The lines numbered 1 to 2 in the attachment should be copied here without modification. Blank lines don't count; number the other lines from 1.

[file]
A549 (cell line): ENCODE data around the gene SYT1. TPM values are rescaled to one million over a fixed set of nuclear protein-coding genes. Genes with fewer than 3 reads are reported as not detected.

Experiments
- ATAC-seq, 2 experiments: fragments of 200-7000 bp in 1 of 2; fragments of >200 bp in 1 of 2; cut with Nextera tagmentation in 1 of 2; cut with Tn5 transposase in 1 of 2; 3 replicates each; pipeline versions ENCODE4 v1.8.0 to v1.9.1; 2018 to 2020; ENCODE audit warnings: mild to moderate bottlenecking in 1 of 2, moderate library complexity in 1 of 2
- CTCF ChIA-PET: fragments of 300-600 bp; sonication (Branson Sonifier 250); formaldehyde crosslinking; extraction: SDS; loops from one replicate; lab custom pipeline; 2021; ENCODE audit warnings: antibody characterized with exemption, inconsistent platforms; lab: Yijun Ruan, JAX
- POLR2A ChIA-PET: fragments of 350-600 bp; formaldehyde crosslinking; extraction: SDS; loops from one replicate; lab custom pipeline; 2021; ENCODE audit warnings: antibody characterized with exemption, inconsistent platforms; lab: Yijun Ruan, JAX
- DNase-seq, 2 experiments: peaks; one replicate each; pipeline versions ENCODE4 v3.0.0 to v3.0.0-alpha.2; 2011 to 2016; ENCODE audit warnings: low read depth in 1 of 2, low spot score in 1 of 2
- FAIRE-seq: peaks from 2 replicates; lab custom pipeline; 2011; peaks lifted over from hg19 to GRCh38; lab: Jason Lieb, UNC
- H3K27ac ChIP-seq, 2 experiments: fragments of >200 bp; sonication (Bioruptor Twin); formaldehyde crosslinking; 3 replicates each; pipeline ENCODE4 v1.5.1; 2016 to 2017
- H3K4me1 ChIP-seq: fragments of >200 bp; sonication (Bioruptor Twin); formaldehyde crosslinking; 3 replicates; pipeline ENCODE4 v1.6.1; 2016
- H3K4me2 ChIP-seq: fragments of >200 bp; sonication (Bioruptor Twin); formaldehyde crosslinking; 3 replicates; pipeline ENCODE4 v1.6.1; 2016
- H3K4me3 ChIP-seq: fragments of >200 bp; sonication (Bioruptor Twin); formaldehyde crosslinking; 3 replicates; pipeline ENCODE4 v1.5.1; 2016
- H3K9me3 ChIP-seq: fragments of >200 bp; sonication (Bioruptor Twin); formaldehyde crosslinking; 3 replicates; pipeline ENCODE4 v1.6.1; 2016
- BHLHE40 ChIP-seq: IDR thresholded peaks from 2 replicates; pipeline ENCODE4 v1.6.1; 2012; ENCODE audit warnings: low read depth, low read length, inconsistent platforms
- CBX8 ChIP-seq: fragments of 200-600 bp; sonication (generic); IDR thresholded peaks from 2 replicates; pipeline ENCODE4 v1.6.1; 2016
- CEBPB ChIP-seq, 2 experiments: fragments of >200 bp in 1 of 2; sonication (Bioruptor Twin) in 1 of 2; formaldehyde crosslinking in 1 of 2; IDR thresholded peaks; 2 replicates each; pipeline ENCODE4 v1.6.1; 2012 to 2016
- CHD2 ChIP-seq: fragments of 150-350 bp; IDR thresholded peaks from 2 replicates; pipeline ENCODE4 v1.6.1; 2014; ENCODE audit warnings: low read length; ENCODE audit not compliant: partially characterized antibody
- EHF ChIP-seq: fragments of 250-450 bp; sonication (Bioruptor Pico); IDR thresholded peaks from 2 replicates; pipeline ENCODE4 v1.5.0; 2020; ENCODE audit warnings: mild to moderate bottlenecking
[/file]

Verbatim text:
A549 (cell line): ENCODE data around the gene SYT1. TPM values are rescaled to one million over a fixed set of nuclear protein-coding genes. Genes with fewer than 3 reads are reported as not detected.

Experiments